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27 August, 2008 - 06:04 By Staff Reporter

Recycled Cambridge biosensor technology attracts millions in investment

A bevy of global organisations seeking the latest in biosensor technology and armed with several million dollars are flocking to a new Cambridge company set up following the collapse of Akubio.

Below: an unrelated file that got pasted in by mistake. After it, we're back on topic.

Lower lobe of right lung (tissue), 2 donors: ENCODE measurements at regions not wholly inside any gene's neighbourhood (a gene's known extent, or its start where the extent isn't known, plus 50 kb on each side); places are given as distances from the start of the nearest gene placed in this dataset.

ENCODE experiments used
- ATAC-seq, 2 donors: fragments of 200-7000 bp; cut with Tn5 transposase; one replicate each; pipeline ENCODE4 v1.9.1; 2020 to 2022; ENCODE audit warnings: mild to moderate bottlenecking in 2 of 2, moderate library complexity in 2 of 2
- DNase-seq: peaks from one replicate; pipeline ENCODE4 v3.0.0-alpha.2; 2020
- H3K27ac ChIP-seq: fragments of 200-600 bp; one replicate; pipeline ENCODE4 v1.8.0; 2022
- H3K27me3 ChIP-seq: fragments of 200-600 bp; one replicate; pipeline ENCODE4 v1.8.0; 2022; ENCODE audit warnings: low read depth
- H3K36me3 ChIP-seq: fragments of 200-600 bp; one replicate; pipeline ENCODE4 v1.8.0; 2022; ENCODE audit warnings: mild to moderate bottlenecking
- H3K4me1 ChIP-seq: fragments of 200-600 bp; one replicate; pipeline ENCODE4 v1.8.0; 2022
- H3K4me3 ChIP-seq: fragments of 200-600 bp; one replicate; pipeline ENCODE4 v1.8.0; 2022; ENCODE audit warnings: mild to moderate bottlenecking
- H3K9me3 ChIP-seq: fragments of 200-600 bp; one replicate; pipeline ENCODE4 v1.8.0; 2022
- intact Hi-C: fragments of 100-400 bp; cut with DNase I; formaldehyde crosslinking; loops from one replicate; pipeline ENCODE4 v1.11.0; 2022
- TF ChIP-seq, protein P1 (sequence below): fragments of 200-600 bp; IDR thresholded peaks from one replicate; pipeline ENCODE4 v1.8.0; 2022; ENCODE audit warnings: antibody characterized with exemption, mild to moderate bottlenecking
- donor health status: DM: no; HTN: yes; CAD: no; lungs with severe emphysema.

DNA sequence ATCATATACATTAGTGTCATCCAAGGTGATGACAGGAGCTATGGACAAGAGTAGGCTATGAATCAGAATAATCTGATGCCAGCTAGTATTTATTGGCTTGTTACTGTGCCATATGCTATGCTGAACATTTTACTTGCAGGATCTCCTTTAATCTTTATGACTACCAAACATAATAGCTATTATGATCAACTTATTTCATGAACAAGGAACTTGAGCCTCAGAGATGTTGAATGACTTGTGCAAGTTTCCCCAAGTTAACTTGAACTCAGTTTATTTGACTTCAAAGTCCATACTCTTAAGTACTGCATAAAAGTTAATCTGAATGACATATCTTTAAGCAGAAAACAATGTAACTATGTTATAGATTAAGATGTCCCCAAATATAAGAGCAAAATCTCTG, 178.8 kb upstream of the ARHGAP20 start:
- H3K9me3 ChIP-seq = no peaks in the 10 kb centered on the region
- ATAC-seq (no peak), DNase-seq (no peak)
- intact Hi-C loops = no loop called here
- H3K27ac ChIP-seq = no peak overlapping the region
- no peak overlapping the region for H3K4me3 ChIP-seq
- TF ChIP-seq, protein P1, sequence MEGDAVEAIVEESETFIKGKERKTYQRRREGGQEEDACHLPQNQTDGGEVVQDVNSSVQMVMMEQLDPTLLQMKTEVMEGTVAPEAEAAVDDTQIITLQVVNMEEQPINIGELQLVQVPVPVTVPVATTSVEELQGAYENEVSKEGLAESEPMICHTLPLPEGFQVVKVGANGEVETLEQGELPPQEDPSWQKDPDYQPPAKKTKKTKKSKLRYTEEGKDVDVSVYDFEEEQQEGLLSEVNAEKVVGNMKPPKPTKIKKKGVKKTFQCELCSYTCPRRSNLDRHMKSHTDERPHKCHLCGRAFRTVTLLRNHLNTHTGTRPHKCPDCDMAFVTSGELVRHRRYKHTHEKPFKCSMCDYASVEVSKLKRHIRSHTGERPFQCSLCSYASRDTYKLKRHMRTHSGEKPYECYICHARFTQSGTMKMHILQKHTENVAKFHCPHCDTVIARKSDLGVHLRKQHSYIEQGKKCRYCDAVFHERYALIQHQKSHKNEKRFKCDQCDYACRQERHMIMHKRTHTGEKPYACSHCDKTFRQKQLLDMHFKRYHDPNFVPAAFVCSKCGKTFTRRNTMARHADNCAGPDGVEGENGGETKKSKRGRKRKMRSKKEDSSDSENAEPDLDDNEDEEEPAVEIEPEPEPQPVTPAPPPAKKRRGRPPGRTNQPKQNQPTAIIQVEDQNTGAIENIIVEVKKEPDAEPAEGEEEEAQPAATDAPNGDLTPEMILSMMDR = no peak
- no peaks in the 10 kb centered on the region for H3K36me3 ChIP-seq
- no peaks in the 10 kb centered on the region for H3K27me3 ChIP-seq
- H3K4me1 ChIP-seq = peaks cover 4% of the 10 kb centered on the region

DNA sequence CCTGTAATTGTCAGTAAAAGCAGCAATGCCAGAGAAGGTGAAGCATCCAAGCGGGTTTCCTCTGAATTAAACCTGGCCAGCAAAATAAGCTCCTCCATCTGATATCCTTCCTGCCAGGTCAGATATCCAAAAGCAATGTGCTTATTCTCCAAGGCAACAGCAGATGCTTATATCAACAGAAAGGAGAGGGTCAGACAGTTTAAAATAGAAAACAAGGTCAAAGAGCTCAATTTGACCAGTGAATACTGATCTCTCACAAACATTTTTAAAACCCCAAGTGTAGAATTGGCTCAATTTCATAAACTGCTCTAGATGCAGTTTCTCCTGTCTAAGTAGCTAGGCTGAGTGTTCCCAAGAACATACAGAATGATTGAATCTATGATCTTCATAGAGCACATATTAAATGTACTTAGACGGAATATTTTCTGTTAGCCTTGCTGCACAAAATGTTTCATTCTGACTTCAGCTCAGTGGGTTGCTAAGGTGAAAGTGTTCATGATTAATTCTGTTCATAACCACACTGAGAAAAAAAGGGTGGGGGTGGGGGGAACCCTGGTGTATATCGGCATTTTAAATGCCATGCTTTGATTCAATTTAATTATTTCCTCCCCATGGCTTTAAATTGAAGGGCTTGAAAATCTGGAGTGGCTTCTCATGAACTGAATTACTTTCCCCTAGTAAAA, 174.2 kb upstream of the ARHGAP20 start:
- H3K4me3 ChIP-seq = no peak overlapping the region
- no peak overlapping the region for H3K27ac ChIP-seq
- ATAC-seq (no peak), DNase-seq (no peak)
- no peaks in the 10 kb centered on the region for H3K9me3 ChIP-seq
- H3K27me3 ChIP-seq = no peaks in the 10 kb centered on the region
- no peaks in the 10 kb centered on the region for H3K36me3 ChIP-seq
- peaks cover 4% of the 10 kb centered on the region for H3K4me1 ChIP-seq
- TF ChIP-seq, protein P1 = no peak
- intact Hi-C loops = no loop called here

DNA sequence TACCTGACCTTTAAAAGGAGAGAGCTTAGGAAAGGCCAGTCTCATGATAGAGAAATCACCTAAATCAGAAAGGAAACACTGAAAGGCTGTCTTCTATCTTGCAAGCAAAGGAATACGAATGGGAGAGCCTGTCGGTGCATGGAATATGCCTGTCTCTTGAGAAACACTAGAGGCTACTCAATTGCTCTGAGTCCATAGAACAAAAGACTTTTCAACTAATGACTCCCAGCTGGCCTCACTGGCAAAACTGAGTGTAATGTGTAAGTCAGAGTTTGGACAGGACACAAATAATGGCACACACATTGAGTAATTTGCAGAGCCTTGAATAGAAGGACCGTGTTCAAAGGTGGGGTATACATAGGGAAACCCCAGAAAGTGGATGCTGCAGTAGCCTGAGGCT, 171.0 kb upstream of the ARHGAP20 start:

The US military, UK government, Unipath, a leading tech consultancy and a fifth unnamed international partner are all collaborating with Cambridge Medical Innovations (CMI). The firm was set up by one of the world's largest diagnostic companies, Inverness Medical Innovations (IMI), following its acquisition of Akubio's assets. Leading the charge is the US Army. Through the US Army Medical Research Institute of Infectious Diseases (USAMRIID), it has provided CMI with $3 million to help it develop a handheld, low power device that can detect biological agents rapidly and accurately. CMI will supply USAMRIID with access to its breakthrough acoustic detection technologies, including proprietary Resonant Acoustic Profiling (RAP) systems. USAMRIID will optimise and develop assays for detection of select bio-threat viruses, bacteria and toxins and will also parallel track development of nucleic acid based assays. The UK government is also interested in the technology and has passed £826,000 to CMI as part of a £1.65m investment to develop new hand-held technology which could help doctors make instant and accurate diagnoses for diseases such as malaria and meningitis. Working with the University of Cambridge and Unipath also part of the Inverness group - the device utilises a simple quartz crystal element and can be powered by standard batteries, potentially enabling doctors to make instant, accurate, atthe-bedside or in-the-field medical diagnoses from blood or other samples. In line with its parent company, Cambridge Medical Innovations is focused on diagnostic technology for consumer and professional diagnostics, specifically products to be used by consumers at home or by physicians at their offices rather than the larger platforms required at major testing centres. CMI has also just licensed a suite of technology to TTP LabTech, which not only generates early revenues for the firm, but together with IMI backing which removes the pressure and distractions that pitching for VC funding entails, helps it focus its attention on building a profitable business with a focus sat squarely on developing diagnostic tools for the professional and consumer 'home' sectors. Successful, mass produced home diagnostic tools already exist in areas such as pregnancy tests and the advantage of being able to diagnose your own viruses, for instance, has a number of potential benefits to the consumer and wider healthcare system. This new approach on low cost, high performance tools is more focused than Akubio's approach and, though slightly higher risk, the rewards could also be higher according to founder and managing director, Dr Matthew Cooper. "The Life Sciences tools market is £2 billion, the diagnostics one we're shooting for is £45bn," said Dr Cooper. "There's more competition out there but we now have IMI backing us." For the home diagnostic, overthe-counter (OTC) devices, CMI will initially concentrate on infection detection and intends to undertake clinical trials and get regulatory approval for both Europe and the US. Once the necessary R & D is complete, Dr Cooper envisages this to take around 12 months. The technology underpinning CMI was developed at the Univer sity of Cambridge and then spun out under Akubio seven years ago, founded by a team from the University's departments of Chemistry and Pathology. They included Dr Cooper, David Klenerman, Victor Ostanin, Tony Minson, Lianne Cabuche, Alexander Slepstov, Fedor Dultsev and Chris Abell. The company was formed to exploit acoustic detection technology, which shaped a device to detect viruses and bacteria quickly and cheaply. Its novel method is able to 'hear' viruses and bacteria being shaken off a surface. These high frequency acoustics can directly detect a range of molecules, bacteria and viruses in both crude samples and complex matrices with minimal need for sample processing or purification. Several rounds of venture capital funding were followed by an attempt at a stock market exit last year, the failure of which eventually led to Akubio's fall into administration, followed soon after by the IMI purchase. Demonstrating that the Cambridge art of business regeneration is alive and well, the majority of the 15 staff on the CMI payroll are former Akubio employees, while the other half dozen or so are from an as of yet unnamed international group, which has just kicked off a new joint venture with the nascent firm. Further growth for the company will, in the short-term at least, be focused on Cambridge according to Dr Cooper: "We're keeping a high calibre, but small team. "It's good to be based here in Cambridge where we can access a lot of expertise with strong diagnostics technology right across the region. "We already collaborate with Addenbrooke's Hospital and then there's the Medical Research Council - and we're also working with Unipath in Bedford."

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